Monday, August 10, 2009

Is God the cause of injustice?

Ever since I read Pedagogy of the Oppressed Pedagogy of the Oppressed several years ago, I have been a Paulo Freire fan.

I recently started reading Pedagogy of Hope. It's a heavy read, but there are little nuggets throughout that make it totally worth reading.

Freire believes in talking *with* the peasants in his home country of Brazil. He learned this lesson from a man who stood up and challenged him after one of his presumptuous talks to peasants explaining that they should not physically discipline their children.

Though that conversation is completely worth writing and repeating here, one that struck me was a conversation with a group of peasants who 1) thought Mr. Freire could provide them with all of the answers and 2) assumed that their life was rough because that was God's destiny for them.

In his book, he has this conversation with them:

"Fine," I had told them. "I know. You don't. But why do I know and you don't?"

"You know because you're a doctor, sir, and we're not."

"Right, I'm a doctor and you're not. But why am I a doctor and you're not?"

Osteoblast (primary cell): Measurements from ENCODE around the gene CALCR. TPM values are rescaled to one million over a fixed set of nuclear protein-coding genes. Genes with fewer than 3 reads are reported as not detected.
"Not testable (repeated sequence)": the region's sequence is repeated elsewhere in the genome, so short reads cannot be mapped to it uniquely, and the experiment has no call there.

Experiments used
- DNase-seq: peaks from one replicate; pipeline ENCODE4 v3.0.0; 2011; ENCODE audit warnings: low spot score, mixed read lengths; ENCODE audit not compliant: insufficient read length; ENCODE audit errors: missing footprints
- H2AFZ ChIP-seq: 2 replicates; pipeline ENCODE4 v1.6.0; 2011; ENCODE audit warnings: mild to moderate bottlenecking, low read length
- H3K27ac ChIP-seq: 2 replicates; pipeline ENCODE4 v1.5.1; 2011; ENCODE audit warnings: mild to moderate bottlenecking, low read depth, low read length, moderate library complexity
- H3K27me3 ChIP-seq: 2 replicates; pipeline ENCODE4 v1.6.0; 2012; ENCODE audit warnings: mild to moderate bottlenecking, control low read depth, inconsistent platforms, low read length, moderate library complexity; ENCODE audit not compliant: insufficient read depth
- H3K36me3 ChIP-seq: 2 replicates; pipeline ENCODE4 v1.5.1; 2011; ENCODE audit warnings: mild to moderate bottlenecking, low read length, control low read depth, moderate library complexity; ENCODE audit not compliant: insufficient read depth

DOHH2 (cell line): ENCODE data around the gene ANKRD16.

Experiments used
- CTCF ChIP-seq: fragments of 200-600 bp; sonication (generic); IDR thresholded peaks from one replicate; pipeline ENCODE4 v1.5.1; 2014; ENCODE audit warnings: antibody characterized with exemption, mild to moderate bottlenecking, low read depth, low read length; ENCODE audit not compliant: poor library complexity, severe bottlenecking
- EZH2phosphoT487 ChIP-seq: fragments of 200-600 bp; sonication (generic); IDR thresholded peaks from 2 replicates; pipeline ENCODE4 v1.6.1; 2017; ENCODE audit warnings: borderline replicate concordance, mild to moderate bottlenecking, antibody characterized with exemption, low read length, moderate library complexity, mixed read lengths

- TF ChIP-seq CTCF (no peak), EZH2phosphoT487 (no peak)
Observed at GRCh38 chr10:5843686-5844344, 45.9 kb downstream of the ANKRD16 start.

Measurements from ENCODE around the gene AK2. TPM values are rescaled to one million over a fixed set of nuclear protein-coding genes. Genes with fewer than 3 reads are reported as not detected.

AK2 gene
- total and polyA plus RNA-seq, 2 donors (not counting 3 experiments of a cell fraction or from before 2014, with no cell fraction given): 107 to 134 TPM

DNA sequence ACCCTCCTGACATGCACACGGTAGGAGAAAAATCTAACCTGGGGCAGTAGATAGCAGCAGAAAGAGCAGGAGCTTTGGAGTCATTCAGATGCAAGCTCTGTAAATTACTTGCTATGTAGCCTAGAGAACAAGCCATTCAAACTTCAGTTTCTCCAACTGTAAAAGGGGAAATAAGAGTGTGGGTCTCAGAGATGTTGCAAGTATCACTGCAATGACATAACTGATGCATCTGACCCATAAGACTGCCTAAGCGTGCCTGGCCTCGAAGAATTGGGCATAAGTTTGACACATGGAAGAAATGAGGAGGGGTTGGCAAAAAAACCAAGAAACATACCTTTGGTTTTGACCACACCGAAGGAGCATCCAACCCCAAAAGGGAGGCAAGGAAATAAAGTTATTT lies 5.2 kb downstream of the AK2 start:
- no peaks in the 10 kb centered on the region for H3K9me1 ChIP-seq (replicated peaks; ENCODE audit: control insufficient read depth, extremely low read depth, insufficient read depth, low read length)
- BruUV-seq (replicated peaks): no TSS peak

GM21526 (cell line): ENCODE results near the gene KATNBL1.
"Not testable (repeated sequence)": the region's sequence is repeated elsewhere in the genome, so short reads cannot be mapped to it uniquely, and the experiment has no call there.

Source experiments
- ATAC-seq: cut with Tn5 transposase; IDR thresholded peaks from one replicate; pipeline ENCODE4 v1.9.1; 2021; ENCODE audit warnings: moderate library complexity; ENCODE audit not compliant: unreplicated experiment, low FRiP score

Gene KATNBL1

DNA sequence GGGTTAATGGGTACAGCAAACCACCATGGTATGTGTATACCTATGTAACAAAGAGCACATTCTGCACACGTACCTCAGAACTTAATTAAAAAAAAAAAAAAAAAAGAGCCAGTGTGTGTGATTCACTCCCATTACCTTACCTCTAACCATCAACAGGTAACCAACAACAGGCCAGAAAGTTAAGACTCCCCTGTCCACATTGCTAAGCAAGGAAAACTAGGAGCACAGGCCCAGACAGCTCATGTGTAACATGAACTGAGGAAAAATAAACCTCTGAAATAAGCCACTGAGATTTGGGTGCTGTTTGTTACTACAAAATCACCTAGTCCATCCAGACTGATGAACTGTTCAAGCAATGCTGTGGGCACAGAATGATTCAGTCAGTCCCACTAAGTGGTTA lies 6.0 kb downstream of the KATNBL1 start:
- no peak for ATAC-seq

"Because you've gone to school, you've read things, studied things, and we haven't."

"And why have I been to school?"

"Becasue your dad could send you to school. Ours couldn't."

"And why couldn't your parents send you to school?"

"Becasue they were peasants like us."

"And what is 'being a peasant'?"

"It's not having an education...not owning anything...working from sun to sun...having no rights...having no hope."

"And why doesn't a peasant have any of this?"

"The will of God."

"And who is God?"

"The Father of us all."

"And who is a father here this evening?"

Almost all raised their hands, and said they were.

I looked around the group without saying anything. Then I picked out one of them and asked him, "How many children do you have?"

"Three."

"Would you be willing to sacrifice two of them, and make them suffer so that the other one could go to school, and have a good life, in Recife? Could you love your children that way?"

"No!"

"Well, if you," I said, "a person of flesh and bones, could not commit an injustice like that--how could God commit it? Could God really be the cause of these things?"

...

"No. God isn't the cause of all of this."

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